Durello wine range launch at OtherSyde is a UK first
A new variety of drink that sits between a prosecco and champagne – from the Durello grape grown in volcanic soil in northern Italy – is now available for the first time in the UK thanks to a Cambridge-based wine distributor.
Gaby Reniero and Annabel Jones, who run Bubbly Bandits, are behind the ingenious plan to import the Durello range of wines and Bruts from Monti Lessini, a district in the province of Verona and 30km north-west of Vicenza.
Gaby spends half her time in Cambridge and half in Vicenza, her father’s home town. Before an inaugural tasting evening at the OtherSyde bar by the Cam she and her Italian partner, Alberto Tonello, a food and wine correspondent for the Il Giornale di Vicenza newspaper, talked through the origins and qualities of the range.
“The Durello area in pre-history was sea,” explains Gaby. “It’s full of fossils – it has the biggest fossil museum in Europe, and that accounts for the saltiness of the taste of the grape.”
Indeed, the hills on which the vines grow are layers of rock formed by lava flows, and the soil is dark, stony and rich in minerals and fossil deposits.
“Originally the Durello was a grape that grew in that area. For about 50 years it was sent off to other wineries to add taste to their wine, then they stopped selling it and started their own range with a sparkling wine, and it’s gone from there – it’s new, interesting, high quality and affordable.”
Alberto adds: “It tastes like a well structured prosecco. The grapes are grown on volcanic soil, which adds acidity, minerals and a saltiness to the flavour.
“Their main quality is longevity: some are 10 years old, and that’s comparable to some Champagnes. Some can last for 30 years: Champagnes last between 10 and 40 years but a reserve Kruger is priced at £500 and a reserve Durello is £50 – and the quality is comparable. In blind tests some wine experts believed it was a new kind of Champagne.”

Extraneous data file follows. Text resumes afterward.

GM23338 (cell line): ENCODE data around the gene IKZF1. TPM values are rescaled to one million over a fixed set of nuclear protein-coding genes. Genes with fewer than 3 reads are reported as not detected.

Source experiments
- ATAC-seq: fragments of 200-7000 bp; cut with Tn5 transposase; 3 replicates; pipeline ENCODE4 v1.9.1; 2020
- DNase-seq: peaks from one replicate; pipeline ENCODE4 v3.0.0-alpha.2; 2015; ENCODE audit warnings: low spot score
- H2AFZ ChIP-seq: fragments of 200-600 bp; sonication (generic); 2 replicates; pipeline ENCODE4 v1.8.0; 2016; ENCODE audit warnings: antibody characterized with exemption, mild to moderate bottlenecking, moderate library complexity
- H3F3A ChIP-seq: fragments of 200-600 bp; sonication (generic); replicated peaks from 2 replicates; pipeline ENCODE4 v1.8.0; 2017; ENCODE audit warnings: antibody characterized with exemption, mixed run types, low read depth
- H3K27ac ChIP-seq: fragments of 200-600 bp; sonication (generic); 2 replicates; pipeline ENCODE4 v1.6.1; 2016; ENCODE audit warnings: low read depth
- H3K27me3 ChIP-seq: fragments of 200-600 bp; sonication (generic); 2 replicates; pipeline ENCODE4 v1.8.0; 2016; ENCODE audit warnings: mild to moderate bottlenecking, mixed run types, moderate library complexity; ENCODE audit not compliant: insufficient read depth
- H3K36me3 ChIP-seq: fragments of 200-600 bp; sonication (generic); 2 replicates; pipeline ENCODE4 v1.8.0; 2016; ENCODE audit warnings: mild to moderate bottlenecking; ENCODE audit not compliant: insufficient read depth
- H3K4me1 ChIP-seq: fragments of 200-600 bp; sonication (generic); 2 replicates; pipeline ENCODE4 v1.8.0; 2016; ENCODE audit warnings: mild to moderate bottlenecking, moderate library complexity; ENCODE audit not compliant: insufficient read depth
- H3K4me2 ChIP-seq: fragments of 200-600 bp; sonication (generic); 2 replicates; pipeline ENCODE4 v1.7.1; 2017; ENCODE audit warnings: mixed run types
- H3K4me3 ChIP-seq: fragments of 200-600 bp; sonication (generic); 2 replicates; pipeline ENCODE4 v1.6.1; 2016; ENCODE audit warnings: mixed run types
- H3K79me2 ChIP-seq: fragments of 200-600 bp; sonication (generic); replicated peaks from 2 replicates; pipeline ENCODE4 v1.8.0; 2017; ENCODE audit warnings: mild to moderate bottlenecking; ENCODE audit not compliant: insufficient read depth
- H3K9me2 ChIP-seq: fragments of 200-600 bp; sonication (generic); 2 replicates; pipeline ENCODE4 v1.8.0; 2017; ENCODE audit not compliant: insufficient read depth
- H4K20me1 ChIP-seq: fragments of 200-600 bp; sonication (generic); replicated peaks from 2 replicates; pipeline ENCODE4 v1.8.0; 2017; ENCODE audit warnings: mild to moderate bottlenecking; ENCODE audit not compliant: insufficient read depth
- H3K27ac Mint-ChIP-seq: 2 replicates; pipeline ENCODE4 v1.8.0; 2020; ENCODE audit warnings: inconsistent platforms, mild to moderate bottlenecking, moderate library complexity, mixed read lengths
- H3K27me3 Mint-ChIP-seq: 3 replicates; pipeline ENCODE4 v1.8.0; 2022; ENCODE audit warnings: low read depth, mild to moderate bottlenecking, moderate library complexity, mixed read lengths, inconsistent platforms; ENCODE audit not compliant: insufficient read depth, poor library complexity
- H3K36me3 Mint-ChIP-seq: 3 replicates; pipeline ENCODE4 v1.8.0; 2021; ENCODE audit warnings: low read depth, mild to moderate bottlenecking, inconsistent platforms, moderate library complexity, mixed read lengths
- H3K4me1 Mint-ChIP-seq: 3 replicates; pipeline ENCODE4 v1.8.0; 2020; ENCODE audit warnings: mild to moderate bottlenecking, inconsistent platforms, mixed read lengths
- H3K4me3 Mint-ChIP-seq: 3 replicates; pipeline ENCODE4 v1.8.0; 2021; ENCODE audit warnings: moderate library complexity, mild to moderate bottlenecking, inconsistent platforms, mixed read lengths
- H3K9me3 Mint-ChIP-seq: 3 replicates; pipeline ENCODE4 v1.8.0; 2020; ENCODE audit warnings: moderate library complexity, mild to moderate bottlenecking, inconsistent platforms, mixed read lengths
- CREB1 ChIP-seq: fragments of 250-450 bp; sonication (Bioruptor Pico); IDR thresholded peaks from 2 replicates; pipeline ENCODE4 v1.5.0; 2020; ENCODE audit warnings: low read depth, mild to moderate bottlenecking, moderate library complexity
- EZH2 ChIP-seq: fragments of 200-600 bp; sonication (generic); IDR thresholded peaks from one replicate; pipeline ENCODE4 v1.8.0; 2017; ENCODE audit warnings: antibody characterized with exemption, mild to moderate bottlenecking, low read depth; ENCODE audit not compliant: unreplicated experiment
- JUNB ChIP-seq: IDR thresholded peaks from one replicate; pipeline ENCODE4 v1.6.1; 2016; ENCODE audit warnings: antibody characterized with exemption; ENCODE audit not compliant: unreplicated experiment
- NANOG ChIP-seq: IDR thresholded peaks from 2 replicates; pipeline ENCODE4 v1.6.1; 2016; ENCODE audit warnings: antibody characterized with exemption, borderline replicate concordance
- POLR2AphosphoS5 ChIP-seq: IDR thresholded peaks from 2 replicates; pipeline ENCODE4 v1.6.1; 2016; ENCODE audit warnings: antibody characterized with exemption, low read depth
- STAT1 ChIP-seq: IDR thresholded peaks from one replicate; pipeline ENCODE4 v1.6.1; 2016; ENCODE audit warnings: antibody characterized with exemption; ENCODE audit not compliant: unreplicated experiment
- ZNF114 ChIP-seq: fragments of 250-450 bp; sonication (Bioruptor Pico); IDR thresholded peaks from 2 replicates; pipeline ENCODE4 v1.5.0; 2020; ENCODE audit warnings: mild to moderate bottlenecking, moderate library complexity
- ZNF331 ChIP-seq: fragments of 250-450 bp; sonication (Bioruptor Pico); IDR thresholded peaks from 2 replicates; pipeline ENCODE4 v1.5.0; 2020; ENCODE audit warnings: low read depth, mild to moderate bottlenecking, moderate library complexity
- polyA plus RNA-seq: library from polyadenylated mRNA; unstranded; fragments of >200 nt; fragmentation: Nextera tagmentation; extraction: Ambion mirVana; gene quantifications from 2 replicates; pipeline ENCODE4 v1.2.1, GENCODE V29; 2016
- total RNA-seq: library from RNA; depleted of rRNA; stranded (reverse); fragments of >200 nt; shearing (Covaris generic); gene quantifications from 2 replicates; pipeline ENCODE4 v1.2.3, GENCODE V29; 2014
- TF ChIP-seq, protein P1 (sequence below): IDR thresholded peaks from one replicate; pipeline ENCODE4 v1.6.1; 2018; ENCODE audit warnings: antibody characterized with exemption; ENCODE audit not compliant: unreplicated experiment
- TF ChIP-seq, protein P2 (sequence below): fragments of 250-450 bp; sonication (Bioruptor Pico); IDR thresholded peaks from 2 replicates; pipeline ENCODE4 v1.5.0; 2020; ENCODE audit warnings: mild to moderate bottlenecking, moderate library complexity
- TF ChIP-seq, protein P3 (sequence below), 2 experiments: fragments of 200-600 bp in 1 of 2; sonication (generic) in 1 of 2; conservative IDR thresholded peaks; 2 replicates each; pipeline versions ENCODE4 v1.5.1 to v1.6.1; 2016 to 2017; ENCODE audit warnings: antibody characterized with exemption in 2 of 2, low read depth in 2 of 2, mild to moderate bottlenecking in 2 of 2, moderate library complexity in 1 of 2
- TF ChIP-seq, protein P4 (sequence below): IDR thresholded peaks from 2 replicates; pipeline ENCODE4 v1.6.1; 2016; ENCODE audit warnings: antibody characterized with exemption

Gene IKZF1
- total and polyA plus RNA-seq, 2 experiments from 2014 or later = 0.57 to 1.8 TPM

There are five Durello bottles available at launch:
- Valdal Extra Brut metodo classico (the classic champenoise method, used to make Champagne): a blend of ribolla gialla and chardonnay grapes, ideal for apperitives, £22
- GianniTessari Lessini Durello Extra Brut metodo classico 60 months: a Durello sparkling wine produced using the champenoise method. The wine rests on yeasts for five years, £30
- GianniTessari Lessini Durello Brut metodo classico 36 months: elegant transparent bottle, “ideal for apperitives and also 100 per cent Durello grapes”. This wine rests on yeasts for three years, £25
- GianniTessari Rosé sparkling metodo classico: a mix of Durello and Pinot Noir grapes – “an intriguing colour and very aromatic”. Ideal with fish, £25; and
- GianniTessari Alpone Brut Durello: a young Durello obtained by a long charmat method, “great with fish and chips”, £25.
Bubbly Bandits started last May, though delivery difficulties meant the arrival of the range on these shores were delayed. Annabel lives in Milton.
“My dad is from Vicenza, and my mum is from London,” Gaby says. “I first came to Cambridge because when I had children they were sent to friends in Cambridge during the summer, and I kept the connection with Annabel.”
All the wines are at least two years old: some are three, and the Extra Brut is five. Deliveries take one month.
Commenting on the occasion, Dale Suttle, a bar manager at OtherSyde, said: “It was really good to try new wines, they were lovely – a nice eclectic array of wines, young and old, from the Durello region. It was great they were so knowledgeable.
“We do reds, whites and rosé from Cambridge Wine Merchants and hopefully they can expand our knowledge and we can help expand theirs as well.”
Bubbly Bandits’ Annabel says: “Our mission is to promote and sell niche sparkling wines selected from a range of small and medium-sized family-owned Italian wineries who value the traditional wine making skills and methods.
“We have started tastings with potential clients in Cambridge and London. The interest and feedback in these unknown wines has been overwhelmingly positive, from wine merchants, bars, restaurants and private individuals alike.”